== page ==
5 brave but crazy startup ideas that paid off


(Worldkings)Of course, it’s a thin line between ideas that are straight up bonkers and ideas that sound nuts, but actually have legs. Here’s a rundown of five startups that had those legs firmly planted on the ground.


Founded in China in 2010, Xiaomi is the world’s third largest smartphone maker. It has ventured beyond smartphones into other consumer and smart home devices. As of 2014, it has over 8,000 employees and a valuation of over US$46 billion.

Xiaomi doesn’t want to make money by selling phones. Instead, it sells phones at or near cost. It relies purely on online distribution while others ship their goods to physical retail stores. It uses Android. It manufactures and sells its products in small batches, and relies on its users heavily for feedback. It plans to make money from ecommerce and services.

The combination of these practices drove its product prices down. As a result, its devices punch above their pricing points, providing value for money to consumers. Manufacturing in small batches serves two purposes; it saves money from warehousing, and enables quick changes to its products.

Gathering and implementing user feedback drives up user loyalty: the users are flattered their suggestions made it into the product, which turns them into fans and evangelists. Next to Apple, Xiaomi is one of a few consumer electronics companies with as devoted a following.



Slack is an office communications chat tool. It launched in August 2013 and is now valued at over a billion US dollars, with over 30,000 teams using it. It was founded by Stewart Butterfield, who started photo sharing site Flickr and sold it to Yahoo.

Slacks wants to replace your office email by centralizing your communications and work documents. It wants to be the one app you use all the time in the office.

It integrates with major enterprise apps like Dropbox, Google Apps, GitHub, Heroku, Zendesk, and more. Slack keeps track of what you do on these services, and has a search feature that allows you to instantly access your document data and history. Chat is the trojan horse. It’s really a Google for your internal office communications. The app has gotten off to a hot start, and its future seems bright.



Flipkart is India’s largest ecommerce site. Started by former Amazon employees Sachin and Binny Bansal in 2007, Flipkart has grown to a valuation of US$11 billion. Not bad at all for the duo, who had to face up to family and friends who thought they were out of their minds to leave their cushy jobs and start a company.

Flipkart began at a time when India lacked the delivery infrastructure for ecommerce and the people weren’t familiar with offline retail or online shopping.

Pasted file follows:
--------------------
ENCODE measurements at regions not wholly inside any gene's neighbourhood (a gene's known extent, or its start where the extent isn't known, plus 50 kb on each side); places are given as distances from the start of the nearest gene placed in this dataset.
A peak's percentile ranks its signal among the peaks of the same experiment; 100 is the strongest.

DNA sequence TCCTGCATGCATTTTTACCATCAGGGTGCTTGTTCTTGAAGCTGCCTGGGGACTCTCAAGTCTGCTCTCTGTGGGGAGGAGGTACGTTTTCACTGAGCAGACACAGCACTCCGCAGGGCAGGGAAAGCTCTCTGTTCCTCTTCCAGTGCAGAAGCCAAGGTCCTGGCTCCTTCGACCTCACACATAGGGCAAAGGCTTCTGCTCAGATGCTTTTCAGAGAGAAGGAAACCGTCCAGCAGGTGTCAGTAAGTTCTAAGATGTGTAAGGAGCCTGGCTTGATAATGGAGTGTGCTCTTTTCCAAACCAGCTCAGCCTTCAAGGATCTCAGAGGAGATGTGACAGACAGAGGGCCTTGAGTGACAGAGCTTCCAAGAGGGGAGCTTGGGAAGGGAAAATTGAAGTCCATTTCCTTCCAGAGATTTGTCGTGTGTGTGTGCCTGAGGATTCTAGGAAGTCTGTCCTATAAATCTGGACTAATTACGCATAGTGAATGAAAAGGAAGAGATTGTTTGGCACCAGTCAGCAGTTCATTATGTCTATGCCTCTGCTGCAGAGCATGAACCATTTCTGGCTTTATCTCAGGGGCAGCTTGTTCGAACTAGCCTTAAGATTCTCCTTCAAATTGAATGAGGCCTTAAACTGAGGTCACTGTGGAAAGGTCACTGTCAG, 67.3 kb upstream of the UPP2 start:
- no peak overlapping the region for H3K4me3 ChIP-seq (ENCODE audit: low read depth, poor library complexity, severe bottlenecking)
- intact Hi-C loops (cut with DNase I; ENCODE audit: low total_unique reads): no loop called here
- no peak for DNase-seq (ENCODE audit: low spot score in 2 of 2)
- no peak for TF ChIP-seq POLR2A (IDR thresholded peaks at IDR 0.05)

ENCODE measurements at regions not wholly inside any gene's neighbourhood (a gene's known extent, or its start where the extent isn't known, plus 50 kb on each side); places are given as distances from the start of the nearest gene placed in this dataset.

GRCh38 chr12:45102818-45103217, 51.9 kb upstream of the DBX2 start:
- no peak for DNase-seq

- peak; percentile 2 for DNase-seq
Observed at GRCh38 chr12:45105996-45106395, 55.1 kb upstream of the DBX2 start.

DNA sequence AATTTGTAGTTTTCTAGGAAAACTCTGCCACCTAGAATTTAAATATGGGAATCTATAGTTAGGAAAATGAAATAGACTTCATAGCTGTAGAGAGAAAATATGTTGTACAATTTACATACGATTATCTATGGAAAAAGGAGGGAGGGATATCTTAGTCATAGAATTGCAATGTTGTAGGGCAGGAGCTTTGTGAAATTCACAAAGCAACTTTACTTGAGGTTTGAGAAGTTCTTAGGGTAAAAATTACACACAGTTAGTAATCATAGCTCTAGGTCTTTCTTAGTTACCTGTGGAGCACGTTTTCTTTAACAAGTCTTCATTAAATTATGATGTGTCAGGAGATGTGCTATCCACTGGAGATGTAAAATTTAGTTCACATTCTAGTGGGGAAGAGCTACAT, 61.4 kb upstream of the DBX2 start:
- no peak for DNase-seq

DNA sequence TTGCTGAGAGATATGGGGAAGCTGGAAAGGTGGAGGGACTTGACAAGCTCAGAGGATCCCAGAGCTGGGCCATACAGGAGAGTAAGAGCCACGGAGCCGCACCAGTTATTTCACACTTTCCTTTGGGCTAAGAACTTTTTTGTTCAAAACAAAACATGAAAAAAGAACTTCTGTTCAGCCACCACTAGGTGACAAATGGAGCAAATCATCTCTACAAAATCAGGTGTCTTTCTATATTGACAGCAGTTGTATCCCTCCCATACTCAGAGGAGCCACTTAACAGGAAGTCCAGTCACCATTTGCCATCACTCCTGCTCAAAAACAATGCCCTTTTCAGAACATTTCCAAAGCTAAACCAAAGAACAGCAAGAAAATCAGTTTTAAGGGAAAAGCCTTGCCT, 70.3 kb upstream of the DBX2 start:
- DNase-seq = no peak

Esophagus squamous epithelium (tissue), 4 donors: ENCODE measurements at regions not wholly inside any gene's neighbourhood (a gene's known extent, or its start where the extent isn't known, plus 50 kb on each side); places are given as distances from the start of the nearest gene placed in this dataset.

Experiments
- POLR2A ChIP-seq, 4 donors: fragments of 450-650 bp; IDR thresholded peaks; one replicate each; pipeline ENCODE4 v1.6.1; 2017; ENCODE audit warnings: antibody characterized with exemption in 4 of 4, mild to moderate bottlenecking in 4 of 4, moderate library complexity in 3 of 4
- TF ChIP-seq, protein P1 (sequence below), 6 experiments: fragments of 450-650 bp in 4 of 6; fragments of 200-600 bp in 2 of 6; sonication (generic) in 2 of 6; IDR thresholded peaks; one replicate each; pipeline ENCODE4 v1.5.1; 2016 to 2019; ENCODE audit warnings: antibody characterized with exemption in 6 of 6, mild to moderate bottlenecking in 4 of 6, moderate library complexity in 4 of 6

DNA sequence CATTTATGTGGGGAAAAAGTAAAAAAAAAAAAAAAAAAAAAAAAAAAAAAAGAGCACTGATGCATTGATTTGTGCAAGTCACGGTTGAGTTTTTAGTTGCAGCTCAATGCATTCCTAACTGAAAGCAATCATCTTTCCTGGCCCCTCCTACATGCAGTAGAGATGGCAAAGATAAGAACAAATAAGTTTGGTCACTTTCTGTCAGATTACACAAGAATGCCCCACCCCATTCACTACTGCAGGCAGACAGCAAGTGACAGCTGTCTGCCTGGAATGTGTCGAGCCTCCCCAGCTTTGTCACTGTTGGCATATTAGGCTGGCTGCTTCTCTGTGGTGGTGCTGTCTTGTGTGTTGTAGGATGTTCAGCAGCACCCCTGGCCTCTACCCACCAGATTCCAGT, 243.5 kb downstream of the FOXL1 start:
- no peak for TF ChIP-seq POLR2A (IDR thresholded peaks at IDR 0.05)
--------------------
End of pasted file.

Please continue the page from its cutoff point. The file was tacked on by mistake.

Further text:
It began by focusing on a category which had low start-up costs – books. It developed a cash on delivery payment system to earn the trust of consumers and slowly won them over to online shopping. It built its own supply chain management system to deliver goods on time. The founders realized that customer service for ecommerce then was lacking, and they sought to focus on that.

Given the price sensitive nature of Indian consumers, Flipkart offered huge discounts for its items. Its low operational costs enable it to offer discounts that physical stores can’t match. The limited reach of physical retail in India benefits ecommerce, since consumers tend to have a limited selection from nearby stores. Flipkart gives them access to a wider range of goods than ever.



Uber is the largest on-demand transportation company in the world, valued at US$40 billion. For passengers, it brings a ride to your doorstep which you can order from your app. For drivers, it offers an optimized way to pick up passengers and earn income. No cash is exchanged, since all transactions are handled by Uber’s system in the background.

Uber believes the smartphone can become the dominant way people get a ride. It also believes an army of private drivers can complement or even replace the taxi industry.

The app first took off among Silicon Valley elites with the premium Uber Black service, which focuses on making users look and feel good. Its biggest benefit for consumers, however, lies in its convenience. The smartphone detects the user’s location, allowing drivers to easily find the passenger. Ordering a ride is just a couple of button presses away. Payment is seamless and the app automatically deducts from the credit card.

Less obvious but equally crucial is how Uber is increasing the supply of taxi drivers. It’s putting more vehicles on the road to service passengers by signing up drivers to complement the taxi industry. It’s proactively matching drivers with demand, allowing them to make fuller use of their vehicle and time.



Razer is a US company that builds consumer electronics for gamers. Founded in 1998 and valued at US$1 billion, Razer builds gaming mice, keyboards, and laptops. It recently launched its own smart wristband, the Nabu.

Razer believes it can build a hardware company just by serving gamers. That was in 1998, where PC gaming revenue was nowhere near where it is today. It also stuck to its core business of investing in the PC despite the stagnation and decline of the platform.

Gaming has exploded and become mainstream, growing four times in the US from 1998 to 2008. The competitive and esports scene has also grown. Twitch, a site that streams video games as they are being played, was acquired by Amazon for almost a billion US dollars. Razer seems prescient by building niche products almost before that niche existed. It owns 30 percent of the gaming mice and keyboard market through tight integrations between hardware and software.

Le Minh (source: techinasia)


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